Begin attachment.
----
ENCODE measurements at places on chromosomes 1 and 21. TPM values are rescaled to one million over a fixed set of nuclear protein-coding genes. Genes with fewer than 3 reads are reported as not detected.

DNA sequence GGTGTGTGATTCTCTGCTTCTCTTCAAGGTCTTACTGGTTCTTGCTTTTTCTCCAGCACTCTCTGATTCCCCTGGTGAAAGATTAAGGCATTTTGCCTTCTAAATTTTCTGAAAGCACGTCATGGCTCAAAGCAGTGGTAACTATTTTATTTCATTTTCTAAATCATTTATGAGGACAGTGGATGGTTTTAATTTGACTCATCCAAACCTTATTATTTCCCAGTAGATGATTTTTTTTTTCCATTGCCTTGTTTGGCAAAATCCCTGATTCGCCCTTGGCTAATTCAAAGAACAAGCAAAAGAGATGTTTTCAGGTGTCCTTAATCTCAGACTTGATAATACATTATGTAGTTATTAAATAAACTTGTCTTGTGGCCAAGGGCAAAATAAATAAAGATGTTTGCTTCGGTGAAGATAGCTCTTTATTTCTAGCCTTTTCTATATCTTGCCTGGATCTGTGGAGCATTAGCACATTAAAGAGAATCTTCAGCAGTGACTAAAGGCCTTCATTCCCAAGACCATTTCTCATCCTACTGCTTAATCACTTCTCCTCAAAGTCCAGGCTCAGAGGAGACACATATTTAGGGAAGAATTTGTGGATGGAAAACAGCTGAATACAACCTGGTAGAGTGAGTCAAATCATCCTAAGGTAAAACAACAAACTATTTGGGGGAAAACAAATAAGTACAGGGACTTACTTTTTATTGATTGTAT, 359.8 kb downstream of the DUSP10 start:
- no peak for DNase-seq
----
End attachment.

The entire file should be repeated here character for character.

ENCODE measurements at places on chromosomes 1 and 21. TPM values are rescaled to one million over a fixed set of nuclear protein-coding genes. Genes with fewer than 3 reads are reported as not detected.

DNA sequence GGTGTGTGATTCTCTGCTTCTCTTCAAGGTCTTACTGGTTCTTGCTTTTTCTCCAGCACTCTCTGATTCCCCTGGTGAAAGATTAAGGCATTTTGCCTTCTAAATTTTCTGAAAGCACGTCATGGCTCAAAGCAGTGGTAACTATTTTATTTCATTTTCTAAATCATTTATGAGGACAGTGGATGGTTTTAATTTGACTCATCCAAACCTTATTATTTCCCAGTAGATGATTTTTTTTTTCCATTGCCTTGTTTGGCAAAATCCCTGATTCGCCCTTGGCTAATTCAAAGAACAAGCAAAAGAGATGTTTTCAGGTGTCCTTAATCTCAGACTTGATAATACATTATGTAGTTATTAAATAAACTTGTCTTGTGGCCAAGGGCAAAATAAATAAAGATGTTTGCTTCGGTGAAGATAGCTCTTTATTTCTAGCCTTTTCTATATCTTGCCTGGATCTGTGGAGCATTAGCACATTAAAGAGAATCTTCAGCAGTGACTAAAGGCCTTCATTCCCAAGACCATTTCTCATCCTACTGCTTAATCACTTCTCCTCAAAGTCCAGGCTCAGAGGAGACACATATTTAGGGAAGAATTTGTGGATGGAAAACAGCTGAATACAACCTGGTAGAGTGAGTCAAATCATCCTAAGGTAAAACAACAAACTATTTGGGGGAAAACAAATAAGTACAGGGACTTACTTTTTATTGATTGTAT, 359.8 kb downstream of the DUSP10 start:
- no peak for DNase-seq